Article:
The dramatic consequences that the orientation adopted by the molecular dipoles, in diverse arrays of chloroaluminum phthalocyanine (ClAlPc) on Au(111), have on the ulterior adsorption and growth of C60 are explored by means of an all scanning probe microscopy approach. The unidirectional downwards organization of the molecular dipoles at the first layer reduces charge transfer from the metal to C60. Imbalance between attractive and repulsive interactions of the fullerenes are crucial for their ordered supramolecular aggregation.
The effect at the basis of such self-assembling seems to be released by the all upwards dipole orientation adopted on the ClAlPc second layer. The low electronic corrugation of the bilayer results in a higher mobility of the fullerenes which for similar coverages diffuse large distances to reach uncovered first layer regions. Density functional theory calculations corroborate the experimental observations indicating the relevance of charge transfer, potential energy surface corrugation, C60 on-surface diffusion barriers and screening. The structure of the co-adsorbed C60 and ClAlPc layers strongly depends on the deposition sequence. Phase-separation, where each molecule adopts the single-component assembly, occurs if C60 is deposited first. The present results contribute to understanding the influence of the dipolar nature of molecular layers on the electronic and structure of donor/acceptor heterojunctions, which is crucial for device design via engineering the energy level alignment at organic–organic and organic–metal interfaces.
Tuneable and low cost molecular electronics
From high quality packing to disordered nucleation or phase separation in donor/acceptor interfaces: ClAlPc-C60 on Au(111)
Esther Barrena, Rogger Palacios-Rivera, José I. Martínez and Carmen Ocal *
When we speak of nanometric water films on surfaces we are speaking about a truly ubiquitous phenomenon in nature. All surfaces exposed to ambient conditions are covered by a thin film of water that affects or mediates surface chemistry, general physical-chemical processes on surfaces, and even solid–solid interactions.
Electrocrystallization of tetramethyl-bis(ethylenedithio)-tetrathiafulvalene (TM-BEDT-TTF) (1) as pure (S,S,S,S) and (R,R,R,R) enantiomers in the presence of (n-Bu4N)2(Mo6O19) and chloroform or bromoform afforded a series of four isostructural enantiopure radical cation salts [(S/R)-1]9(Mo6O19)5·(CHX3)2 (X = Cl, Br) crystallizing in the trigonal non-centrosymmetric space group R32.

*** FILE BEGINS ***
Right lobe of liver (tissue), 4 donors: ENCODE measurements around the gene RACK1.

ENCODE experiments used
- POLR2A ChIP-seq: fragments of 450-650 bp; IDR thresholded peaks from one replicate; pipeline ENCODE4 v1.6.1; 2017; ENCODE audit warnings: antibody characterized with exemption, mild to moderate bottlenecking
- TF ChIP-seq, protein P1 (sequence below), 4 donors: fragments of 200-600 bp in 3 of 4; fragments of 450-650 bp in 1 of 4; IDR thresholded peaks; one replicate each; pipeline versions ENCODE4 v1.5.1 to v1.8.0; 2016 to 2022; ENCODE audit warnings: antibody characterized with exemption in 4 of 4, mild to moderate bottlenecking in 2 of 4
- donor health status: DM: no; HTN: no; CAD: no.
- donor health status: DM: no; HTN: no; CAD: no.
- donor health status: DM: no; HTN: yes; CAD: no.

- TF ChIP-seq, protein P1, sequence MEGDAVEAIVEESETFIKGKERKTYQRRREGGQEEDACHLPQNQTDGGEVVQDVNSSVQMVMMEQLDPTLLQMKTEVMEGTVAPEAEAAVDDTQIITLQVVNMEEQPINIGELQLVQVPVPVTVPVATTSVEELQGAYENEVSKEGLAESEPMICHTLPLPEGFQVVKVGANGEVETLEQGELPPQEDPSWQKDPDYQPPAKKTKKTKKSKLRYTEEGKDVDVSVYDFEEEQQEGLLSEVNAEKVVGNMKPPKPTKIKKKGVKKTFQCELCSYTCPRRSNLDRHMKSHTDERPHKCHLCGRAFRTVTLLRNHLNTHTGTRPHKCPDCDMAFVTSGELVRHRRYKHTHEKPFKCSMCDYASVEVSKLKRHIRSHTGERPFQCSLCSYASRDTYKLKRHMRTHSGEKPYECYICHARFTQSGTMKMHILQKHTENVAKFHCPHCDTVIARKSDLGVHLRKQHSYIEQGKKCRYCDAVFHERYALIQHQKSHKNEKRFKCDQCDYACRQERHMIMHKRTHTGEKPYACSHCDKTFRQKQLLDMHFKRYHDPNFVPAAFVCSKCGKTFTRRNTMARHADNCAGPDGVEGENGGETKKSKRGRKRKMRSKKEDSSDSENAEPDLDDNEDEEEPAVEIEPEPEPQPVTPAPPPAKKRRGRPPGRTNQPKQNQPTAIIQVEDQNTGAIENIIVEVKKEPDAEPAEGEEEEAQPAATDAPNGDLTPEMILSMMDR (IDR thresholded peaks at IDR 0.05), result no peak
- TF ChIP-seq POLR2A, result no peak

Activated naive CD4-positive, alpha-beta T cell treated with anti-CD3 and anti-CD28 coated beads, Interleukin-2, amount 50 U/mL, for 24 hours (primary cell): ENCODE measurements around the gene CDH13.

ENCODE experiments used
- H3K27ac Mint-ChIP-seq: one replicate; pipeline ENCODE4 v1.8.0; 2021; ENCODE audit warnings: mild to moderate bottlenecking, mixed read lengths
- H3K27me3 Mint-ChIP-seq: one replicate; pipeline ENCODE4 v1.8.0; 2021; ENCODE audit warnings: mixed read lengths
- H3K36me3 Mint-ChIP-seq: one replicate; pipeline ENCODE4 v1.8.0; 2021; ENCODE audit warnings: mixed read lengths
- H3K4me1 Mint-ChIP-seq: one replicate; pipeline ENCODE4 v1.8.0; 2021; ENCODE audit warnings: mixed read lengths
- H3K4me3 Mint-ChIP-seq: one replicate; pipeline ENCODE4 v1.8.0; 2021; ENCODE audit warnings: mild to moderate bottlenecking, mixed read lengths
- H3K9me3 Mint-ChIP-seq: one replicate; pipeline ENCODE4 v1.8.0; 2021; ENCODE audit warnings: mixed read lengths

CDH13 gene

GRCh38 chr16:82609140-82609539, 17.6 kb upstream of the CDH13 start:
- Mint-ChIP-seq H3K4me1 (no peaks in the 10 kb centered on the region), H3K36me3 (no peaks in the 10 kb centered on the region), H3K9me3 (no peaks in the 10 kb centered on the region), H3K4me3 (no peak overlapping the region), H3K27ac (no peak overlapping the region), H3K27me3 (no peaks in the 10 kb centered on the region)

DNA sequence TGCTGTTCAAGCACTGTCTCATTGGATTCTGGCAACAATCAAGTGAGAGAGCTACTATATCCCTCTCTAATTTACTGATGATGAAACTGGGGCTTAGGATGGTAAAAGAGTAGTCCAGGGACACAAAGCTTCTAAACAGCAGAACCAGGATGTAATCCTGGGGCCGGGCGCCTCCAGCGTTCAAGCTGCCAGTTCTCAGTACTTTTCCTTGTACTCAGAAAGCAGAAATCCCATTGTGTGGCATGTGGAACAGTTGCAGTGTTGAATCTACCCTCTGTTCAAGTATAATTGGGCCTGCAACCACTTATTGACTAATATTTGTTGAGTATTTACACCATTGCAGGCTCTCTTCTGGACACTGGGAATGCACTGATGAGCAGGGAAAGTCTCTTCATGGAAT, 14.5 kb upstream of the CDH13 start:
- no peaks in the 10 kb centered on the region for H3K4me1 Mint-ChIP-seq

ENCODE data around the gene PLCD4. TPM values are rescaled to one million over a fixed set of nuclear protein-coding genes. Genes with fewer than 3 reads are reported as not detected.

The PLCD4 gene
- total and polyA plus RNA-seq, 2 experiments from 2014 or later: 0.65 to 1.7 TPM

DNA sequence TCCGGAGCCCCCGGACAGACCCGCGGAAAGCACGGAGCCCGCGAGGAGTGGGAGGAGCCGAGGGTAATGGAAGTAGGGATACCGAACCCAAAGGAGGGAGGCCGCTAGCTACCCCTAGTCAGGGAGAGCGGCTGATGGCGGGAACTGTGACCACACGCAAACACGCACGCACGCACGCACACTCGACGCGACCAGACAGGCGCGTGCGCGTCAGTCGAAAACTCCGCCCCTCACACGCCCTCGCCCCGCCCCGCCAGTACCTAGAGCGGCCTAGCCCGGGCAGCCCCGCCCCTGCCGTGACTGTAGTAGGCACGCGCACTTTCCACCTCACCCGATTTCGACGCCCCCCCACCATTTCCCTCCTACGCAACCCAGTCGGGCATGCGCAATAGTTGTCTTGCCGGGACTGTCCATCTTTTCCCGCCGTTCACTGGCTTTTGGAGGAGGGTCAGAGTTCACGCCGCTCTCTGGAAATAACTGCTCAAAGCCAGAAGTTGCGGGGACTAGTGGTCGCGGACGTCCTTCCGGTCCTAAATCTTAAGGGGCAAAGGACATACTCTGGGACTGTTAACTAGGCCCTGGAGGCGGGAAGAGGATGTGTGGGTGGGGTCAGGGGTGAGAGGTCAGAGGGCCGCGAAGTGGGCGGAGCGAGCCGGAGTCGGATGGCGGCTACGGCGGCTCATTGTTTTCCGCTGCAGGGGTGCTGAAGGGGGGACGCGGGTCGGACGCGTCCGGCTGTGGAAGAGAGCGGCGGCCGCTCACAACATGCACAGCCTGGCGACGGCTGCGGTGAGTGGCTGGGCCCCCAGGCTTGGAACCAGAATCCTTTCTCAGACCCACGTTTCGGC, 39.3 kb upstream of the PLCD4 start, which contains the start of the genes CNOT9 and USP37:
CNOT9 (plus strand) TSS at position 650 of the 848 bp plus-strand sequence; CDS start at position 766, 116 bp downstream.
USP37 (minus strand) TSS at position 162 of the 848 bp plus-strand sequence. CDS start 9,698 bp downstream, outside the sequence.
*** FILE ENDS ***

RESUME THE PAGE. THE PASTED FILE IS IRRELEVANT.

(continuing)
To date, crystallization studies conducted in space laboratories, which are prohibitively costly and unsuitable to most research laboratories, have shown the valuable effects of microgravity during crystal growth and morphogenesis. Herein, an easy and highly efficient method is shown to achieve space-like experimentation conditions on Earth employing custom-made microfluidic devices to fabricate 2D porous crystalline molecular frameworks.
Layered group V transition-metal trichalcogenides are paradigmatic low-dimensional materials providing an ever increasing series of unusual properties. They are all based on the same basic building units, one-dimensional MX3 (M = Nb, Ta; X = S, Se) trigonal-prismatic chains that condense into layers, but their electronic structures exhibit significant differences leading to a broad spectrum of transport properties, ranging from metals with one, two, or three charge density wave instabilities to semimetals with potential topological properties or semiconductors.
A small library of 2,6- and 3,5-distyrenyl-substituted carborane-BODIPY dyes was efficiently synthesized by means of a Pd-catalyzed Heck coupling reaction. Styrenyl-carborane derivatives were exploited as molecular tools to insert two carborane clusters into the fluorophore core and to extend the π-conjugation of the final molecule in a single synthetic step.